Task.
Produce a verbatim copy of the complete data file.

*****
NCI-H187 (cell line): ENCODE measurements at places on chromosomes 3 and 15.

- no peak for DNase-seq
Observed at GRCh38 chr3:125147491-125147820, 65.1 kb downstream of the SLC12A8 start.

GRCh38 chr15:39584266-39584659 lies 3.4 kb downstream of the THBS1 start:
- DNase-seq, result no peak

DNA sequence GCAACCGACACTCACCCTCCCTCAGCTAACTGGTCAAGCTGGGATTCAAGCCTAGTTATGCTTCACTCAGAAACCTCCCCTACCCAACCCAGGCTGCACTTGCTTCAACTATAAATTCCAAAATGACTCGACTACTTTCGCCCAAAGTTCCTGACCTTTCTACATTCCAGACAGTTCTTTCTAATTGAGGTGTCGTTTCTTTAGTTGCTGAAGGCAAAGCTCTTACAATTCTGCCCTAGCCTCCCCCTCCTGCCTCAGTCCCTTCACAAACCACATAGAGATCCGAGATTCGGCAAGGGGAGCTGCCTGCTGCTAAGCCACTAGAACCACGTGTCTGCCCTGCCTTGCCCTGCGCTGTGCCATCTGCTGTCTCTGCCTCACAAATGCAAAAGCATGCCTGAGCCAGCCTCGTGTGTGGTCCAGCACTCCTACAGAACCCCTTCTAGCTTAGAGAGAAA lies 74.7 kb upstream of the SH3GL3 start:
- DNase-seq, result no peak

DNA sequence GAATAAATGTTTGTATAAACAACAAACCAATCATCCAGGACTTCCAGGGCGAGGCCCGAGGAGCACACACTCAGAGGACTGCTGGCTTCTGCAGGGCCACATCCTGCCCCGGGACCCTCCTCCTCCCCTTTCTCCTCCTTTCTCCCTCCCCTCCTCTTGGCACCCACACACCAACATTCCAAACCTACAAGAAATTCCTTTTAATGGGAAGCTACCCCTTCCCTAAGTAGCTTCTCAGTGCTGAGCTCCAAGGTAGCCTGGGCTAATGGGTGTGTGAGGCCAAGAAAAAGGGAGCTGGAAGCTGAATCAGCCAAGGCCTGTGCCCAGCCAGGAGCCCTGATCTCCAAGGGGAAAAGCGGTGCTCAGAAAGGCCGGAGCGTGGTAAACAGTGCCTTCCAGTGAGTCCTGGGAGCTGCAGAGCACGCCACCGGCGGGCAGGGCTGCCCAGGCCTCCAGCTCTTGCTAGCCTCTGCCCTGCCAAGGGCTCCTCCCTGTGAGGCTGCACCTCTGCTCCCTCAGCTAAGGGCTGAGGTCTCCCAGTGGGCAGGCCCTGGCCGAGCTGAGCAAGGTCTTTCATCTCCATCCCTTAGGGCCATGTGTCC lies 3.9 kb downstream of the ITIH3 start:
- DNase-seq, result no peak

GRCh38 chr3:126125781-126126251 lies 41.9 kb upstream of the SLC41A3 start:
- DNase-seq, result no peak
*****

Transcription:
NCI-H187 (cell line): ENCODE measurements at places on chromosomes 3 and 15.

- no peak for DNase-seq
Observed at GRCh38 chr3:125147491-125147820, 65.1 kb downstream of the SLC12A8 start.

GRCh38 chr15:39584266-39584659 lies 3.4 kb downstream of the THBS1 start:
- DNase-seq, result no peak

DNA sequence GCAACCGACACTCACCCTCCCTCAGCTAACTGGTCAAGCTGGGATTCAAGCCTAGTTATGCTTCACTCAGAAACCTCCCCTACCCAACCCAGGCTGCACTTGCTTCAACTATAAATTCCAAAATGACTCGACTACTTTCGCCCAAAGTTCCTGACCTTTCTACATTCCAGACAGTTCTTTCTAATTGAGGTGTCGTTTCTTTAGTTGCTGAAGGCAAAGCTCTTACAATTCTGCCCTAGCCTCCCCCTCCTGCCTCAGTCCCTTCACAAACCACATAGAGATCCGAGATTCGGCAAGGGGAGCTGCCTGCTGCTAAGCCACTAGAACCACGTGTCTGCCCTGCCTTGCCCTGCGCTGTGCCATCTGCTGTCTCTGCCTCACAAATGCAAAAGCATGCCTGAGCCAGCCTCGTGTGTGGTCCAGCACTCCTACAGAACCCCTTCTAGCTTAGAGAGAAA lies 74.7 kb upstream of the SH3GL3 start:
- DNase-seq, result no peak

DNA sequence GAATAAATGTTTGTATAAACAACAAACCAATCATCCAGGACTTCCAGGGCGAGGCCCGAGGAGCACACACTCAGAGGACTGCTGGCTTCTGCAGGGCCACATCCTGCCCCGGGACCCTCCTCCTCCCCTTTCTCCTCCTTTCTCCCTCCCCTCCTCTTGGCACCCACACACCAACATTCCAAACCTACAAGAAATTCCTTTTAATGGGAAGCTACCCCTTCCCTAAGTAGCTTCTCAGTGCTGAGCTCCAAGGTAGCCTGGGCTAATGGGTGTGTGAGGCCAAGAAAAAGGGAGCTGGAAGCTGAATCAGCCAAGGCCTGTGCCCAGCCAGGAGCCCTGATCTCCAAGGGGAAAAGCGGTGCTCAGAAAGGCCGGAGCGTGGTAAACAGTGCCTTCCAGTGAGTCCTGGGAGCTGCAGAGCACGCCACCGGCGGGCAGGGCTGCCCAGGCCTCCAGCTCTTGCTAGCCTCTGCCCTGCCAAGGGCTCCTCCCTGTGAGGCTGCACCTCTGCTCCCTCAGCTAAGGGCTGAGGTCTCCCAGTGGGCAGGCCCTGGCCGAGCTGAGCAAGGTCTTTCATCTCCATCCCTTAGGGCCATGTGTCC lies 3.9 kb downstream of the ITIH3 start:
- DNase-seq, result no peak

GRCh38 chr3:126125781-126126251 lies 41.9 kb upstream of the SLC41A3 start:
- DNase-seq, result no peak